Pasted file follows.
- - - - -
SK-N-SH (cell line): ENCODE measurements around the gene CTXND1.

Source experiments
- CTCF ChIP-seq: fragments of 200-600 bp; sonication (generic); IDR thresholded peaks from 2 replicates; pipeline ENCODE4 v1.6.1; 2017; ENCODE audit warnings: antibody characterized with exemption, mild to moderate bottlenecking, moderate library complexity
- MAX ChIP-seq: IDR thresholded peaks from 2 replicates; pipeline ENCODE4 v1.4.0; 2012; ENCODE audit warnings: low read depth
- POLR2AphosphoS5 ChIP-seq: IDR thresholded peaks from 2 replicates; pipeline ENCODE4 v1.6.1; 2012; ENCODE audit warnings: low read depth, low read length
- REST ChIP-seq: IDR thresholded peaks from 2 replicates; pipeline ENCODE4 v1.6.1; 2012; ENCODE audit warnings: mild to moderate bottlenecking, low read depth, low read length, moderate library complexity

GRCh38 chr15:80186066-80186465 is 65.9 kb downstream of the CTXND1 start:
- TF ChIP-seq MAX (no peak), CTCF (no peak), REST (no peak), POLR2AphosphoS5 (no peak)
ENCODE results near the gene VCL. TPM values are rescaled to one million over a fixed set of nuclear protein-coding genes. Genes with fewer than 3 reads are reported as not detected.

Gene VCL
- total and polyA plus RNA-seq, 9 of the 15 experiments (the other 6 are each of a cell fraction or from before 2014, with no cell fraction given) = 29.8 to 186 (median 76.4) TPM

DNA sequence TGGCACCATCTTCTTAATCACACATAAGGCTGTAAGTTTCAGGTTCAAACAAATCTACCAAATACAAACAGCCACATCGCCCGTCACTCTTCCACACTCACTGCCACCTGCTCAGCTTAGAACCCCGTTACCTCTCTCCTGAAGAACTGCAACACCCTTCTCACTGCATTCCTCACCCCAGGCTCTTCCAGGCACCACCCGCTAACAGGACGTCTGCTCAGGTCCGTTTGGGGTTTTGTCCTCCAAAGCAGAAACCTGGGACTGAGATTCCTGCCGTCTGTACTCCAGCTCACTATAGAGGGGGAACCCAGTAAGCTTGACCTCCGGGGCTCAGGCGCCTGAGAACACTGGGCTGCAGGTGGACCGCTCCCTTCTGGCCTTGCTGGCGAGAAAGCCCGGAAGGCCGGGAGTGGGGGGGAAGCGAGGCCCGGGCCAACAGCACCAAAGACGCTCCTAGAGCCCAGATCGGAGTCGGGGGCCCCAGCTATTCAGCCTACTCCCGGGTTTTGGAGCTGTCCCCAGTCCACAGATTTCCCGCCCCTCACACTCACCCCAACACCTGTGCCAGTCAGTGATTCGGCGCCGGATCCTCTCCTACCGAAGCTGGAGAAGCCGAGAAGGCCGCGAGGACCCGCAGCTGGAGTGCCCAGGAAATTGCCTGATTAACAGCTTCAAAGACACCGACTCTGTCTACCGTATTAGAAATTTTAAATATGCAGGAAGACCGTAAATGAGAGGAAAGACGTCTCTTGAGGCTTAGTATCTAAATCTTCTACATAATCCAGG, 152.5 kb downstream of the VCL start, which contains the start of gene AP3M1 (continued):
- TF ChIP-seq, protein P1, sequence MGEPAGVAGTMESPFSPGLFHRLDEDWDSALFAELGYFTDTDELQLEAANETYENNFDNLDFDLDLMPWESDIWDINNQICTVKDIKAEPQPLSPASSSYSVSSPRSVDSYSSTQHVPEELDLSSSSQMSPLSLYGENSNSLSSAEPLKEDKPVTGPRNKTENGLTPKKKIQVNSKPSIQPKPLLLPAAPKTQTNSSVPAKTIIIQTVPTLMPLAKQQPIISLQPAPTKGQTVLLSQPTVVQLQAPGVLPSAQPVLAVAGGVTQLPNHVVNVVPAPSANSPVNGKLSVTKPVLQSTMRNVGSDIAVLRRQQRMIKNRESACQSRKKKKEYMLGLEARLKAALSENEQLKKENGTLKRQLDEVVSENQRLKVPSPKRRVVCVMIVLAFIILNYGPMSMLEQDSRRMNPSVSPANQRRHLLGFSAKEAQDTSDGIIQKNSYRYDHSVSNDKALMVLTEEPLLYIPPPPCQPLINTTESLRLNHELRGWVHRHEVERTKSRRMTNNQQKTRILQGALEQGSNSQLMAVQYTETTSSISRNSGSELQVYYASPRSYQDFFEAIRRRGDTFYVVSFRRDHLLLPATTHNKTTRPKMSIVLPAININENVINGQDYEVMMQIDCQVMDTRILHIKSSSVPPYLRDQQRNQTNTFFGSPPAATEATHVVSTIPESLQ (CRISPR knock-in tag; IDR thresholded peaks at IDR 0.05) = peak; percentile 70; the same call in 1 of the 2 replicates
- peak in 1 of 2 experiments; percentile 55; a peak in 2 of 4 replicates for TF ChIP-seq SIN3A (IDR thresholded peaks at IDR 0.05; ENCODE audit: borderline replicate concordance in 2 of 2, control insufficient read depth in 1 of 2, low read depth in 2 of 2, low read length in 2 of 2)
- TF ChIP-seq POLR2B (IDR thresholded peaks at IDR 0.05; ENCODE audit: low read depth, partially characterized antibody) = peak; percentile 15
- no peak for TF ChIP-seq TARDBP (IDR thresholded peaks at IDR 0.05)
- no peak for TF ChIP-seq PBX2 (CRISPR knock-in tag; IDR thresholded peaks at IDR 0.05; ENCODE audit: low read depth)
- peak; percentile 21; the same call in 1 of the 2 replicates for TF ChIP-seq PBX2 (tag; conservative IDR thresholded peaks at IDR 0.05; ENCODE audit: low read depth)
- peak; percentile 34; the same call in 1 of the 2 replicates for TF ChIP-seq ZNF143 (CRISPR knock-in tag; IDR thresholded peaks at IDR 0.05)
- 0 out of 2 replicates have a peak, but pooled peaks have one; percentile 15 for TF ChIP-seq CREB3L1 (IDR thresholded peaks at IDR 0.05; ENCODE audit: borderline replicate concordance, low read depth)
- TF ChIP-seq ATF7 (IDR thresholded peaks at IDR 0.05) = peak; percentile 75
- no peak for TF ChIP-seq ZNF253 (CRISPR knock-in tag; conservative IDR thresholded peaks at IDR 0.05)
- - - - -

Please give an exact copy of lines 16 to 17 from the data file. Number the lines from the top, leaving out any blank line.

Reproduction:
- no peak for TF ChIP-seq TARDBP (IDR thresholded peaks at IDR 0.05)
- no peak for TF ChIP-seq PBX2 (CRISPR knock-in tag; IDR thresholded peaks at IDR 0.05; ENCODE audit: low read depth)